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Cheakamus Community Forest met by protest

Legal requirement to log being met with calls to boycott Whistler

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Approximately 15 logging opponents gathered in Town Plaza with placards, drums and a 525-year-old tree stump last week for a demonstration that wound its way past amused onlookers in the village.

Their demonstration was a prelude to an open house put on by managers of the Cheakamus Community Forest, the group that intends to log some old growth forest in Whistler.

"We're asking for zero cut of old growth, and we also want a halt on this whole thing to stop the permits from going in," said Pina Belperio, a Whistler activist and board member of the Council of Canadians. "Given the economics, the low price of wood, it doesn't make sense to go in there, and realistically, we know they're going to go in there and take the old trees."

Opponents worry that the CCF plans to cut "irreplaceable old growth trees" for $30,000 a year - a pittance, according to them. Some protesters are encouraging people to boycott Whistler as a tourism destination until the CCF cancels its plans.

But Peter Ackhurst, a forestry consultant working with the CCF on contract, said he wasn't sure where the figure of $30,000 came from. It probably came in response to a claim that the municipality stands to make millions off the community forest - completely untrue, according to Ackhurst.

"We probably just said something like, we're not going to make millions of dollars," he said. "We think that, we haven't logged yet so we don't know, but it's closer to, I don't know, $20,000, $50,000 than a million dollars."

Any money made from tree harvesting will be split 60/40 between the CCF and Richmond Plywood Ltd., the company contracted to do the logging. Whatever profit comes forward will be put back into improving the forest.

The CCF is a renewable 25-year tenure on provincial forest land held jointly by the Resort Municipality of Whistler, the Squamish First Nation and the Lil'wat First Nation. Together they're to oversee logging activities in 30,000 hectares that includes the Callaghan and Brandywine Valleys, Wedge Mountain and the Cheakamus Valley.

The community forest tenure requires, by law, that up to 20,000 cubic metres of forest be harvested per year. A board of directors with two representatives from each partner manages the tenure.

Part of the reason some old growth forest will be logged is because other areas are not mature enough to harvest.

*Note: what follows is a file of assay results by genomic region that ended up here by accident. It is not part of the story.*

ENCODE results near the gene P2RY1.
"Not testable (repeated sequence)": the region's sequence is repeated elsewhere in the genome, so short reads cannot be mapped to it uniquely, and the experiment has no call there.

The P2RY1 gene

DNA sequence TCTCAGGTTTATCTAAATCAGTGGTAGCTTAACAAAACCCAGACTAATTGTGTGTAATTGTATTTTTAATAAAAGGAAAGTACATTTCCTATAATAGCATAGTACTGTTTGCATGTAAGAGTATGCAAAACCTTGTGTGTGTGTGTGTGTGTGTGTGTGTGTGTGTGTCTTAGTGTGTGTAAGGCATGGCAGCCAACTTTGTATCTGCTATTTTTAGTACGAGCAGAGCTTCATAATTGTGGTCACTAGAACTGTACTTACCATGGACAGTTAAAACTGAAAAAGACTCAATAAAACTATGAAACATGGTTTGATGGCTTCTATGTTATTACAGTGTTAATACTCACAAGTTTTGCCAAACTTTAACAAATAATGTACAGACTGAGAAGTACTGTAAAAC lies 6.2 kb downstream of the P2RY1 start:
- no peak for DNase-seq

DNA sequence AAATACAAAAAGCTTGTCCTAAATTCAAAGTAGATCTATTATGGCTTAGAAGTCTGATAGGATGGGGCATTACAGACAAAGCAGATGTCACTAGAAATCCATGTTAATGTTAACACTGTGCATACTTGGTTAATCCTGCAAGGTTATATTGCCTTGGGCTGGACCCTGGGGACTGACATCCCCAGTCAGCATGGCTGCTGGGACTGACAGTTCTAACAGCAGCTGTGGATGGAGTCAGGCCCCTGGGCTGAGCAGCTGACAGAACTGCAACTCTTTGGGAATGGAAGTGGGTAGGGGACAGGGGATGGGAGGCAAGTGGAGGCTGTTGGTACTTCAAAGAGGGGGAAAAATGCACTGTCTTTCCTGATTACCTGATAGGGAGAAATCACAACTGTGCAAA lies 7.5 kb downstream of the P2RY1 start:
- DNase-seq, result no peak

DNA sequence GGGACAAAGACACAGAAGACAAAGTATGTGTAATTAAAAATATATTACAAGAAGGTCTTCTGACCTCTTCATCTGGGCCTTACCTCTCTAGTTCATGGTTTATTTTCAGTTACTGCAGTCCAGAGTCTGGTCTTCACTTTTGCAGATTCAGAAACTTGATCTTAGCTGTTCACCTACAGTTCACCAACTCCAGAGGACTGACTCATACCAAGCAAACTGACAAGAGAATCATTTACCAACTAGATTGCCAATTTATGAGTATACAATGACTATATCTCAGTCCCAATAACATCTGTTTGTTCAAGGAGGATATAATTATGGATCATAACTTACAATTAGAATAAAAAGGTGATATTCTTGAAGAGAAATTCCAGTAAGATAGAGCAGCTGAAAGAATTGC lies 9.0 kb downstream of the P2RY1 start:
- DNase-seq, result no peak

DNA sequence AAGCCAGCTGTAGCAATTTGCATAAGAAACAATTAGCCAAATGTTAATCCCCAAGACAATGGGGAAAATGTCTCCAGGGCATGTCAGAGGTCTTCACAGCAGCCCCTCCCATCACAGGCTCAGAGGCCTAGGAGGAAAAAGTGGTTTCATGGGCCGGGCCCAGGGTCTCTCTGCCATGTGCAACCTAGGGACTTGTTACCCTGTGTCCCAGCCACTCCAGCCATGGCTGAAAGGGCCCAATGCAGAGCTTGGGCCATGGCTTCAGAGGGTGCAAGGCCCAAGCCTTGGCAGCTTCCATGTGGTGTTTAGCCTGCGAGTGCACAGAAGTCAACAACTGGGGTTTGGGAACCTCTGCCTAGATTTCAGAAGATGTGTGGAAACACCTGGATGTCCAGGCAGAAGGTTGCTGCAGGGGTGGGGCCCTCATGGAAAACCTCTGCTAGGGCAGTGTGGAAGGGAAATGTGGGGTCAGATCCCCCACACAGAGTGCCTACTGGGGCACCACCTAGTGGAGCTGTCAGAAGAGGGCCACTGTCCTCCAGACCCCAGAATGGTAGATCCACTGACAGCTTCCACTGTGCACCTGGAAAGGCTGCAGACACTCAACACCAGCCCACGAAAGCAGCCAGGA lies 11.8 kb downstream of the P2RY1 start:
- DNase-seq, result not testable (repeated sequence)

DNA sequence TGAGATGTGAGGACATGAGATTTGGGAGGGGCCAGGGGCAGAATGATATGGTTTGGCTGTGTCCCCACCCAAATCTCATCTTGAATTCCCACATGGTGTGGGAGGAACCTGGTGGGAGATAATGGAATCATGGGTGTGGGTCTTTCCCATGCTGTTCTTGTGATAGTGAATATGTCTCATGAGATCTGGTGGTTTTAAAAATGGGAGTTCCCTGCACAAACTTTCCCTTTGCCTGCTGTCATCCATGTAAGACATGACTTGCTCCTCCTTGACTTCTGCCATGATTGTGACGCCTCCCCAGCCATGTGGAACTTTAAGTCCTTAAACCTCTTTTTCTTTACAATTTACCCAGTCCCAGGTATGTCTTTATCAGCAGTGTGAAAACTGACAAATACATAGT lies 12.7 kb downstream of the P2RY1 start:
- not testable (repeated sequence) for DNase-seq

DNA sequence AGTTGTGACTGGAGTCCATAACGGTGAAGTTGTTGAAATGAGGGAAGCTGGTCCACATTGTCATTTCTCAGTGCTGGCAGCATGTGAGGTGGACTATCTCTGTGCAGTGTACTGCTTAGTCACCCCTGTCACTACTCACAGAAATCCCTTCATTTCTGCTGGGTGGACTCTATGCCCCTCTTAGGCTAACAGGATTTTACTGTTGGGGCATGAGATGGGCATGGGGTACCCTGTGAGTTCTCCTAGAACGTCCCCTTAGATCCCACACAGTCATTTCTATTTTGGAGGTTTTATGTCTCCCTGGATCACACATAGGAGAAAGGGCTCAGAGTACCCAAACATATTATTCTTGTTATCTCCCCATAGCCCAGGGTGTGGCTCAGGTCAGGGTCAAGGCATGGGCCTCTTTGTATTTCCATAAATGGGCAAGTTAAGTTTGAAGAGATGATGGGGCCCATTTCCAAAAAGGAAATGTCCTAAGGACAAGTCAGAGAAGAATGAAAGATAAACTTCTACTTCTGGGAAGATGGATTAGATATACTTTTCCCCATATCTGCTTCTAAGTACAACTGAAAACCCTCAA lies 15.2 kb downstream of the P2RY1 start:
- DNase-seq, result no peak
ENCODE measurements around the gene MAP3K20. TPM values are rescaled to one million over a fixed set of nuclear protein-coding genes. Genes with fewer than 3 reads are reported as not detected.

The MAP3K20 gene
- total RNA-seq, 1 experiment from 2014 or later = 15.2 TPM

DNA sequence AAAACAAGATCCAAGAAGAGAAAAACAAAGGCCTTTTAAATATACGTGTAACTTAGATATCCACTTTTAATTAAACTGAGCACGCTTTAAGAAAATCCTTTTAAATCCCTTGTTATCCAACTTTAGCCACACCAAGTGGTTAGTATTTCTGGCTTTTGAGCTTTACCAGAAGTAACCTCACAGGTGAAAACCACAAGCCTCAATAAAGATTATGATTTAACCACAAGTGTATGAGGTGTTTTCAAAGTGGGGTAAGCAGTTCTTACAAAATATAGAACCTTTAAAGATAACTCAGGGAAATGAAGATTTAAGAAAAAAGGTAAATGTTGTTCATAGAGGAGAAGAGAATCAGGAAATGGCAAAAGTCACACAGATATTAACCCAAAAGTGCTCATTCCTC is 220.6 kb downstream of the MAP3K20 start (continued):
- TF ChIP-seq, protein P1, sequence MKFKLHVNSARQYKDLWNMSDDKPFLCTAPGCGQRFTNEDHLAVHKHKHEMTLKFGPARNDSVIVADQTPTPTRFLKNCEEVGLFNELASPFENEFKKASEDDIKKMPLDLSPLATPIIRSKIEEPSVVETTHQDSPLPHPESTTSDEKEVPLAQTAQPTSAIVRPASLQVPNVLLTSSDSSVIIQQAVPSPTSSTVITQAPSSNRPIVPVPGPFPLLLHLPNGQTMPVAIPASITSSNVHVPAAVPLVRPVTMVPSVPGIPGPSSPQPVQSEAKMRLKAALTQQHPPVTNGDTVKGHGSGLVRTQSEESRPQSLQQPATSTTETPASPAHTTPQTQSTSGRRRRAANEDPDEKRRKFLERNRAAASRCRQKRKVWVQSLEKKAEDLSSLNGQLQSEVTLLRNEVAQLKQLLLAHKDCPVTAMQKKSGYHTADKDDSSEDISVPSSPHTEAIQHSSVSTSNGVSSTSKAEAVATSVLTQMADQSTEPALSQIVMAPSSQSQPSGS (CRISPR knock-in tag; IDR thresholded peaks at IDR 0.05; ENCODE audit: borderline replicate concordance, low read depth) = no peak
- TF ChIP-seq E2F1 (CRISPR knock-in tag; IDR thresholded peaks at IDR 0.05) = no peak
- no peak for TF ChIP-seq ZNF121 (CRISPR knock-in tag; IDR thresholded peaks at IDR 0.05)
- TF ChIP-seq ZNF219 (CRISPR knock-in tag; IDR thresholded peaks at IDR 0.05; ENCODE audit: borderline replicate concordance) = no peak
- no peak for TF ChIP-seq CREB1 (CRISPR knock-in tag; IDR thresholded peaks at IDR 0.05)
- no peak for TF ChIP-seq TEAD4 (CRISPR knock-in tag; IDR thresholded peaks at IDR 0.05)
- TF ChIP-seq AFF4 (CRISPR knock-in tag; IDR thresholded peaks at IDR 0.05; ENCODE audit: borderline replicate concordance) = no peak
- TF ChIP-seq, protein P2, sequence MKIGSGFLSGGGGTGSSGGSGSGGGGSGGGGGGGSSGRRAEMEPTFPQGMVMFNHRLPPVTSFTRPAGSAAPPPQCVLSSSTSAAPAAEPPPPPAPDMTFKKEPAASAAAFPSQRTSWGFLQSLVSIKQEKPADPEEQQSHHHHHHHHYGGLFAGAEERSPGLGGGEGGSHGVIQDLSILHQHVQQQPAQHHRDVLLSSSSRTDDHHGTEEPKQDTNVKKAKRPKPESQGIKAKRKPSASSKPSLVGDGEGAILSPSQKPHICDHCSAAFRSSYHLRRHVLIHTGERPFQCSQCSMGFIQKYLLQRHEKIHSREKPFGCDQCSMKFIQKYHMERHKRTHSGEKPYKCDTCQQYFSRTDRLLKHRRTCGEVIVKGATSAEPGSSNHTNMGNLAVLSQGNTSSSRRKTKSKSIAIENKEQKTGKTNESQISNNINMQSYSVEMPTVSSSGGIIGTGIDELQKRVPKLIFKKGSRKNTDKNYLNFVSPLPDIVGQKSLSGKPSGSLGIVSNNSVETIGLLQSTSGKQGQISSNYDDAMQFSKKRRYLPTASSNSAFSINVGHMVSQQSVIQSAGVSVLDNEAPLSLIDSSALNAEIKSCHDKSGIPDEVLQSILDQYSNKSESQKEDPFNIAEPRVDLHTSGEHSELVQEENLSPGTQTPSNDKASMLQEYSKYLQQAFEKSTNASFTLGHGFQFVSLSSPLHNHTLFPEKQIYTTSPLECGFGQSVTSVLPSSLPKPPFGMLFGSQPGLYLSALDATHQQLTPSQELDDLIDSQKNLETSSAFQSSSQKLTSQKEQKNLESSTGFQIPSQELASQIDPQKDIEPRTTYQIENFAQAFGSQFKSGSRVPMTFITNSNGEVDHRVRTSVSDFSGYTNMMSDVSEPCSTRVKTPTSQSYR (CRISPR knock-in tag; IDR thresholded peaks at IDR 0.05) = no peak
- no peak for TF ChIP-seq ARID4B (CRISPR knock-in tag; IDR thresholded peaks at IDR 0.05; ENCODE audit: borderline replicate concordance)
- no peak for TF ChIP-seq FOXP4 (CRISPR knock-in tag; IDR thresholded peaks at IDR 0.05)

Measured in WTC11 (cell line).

The CCF hasn't yet commenced its logging activities, and doesn't plan to until its Forest Stewardship Plan is approved by the Province and permits are issued to allow logging to start. That's expected this fall.

The CCF is also working towards certification under the Forest Stewardship Council with the help of Ecotrust. To achieve that it has to complete a number of steps, among them an Ecosystem-Based Managemetn Plan (EBM), a Range of Natural Variation Assessment (RONV) and a Riparian Management Plan.

The CCF expects to get these tasks completed and attain FSC certification by June 2011.

Asked how the protests could impact tourism in Whistler, Mayor Ken Melamed said Whistler has a strong brand and that forestry once played a big part in building the resort's economy.

"Tourism appeal remains as strong as ever," Melamed said in an interview. "Our interest with the CCF is to see the two coexist.

"A lot of the tourism products you see depend on forestry. It wouldn't exist if forestry hadn't build the roads, if forestry hadn't maintained the roads, and many of those roads would in fact be closed if it wasn't for forestry. We need to understand that there is a symbiotic relationship."

The CCF is required to maintain forest service roads in its tenure. Those roads are used by many backcountry travelers and tour operators.

Melamed wouldn't specify how much correspondence he's received from people concerned about logging, but he said he's gotten letters from places such as Toronto, Montreal and Gibsons.

A Tourism Whistler spokesperson said in an e-mailed statement, "any issue that can affect visitation to our resort is of interest to Tourism Whistler, and we're monitoring the potential impact on the current situation."

He added, however, that the office has not received any visitor feedback on the logging issue via its call centre that indicates an impact on tourism.

 

 

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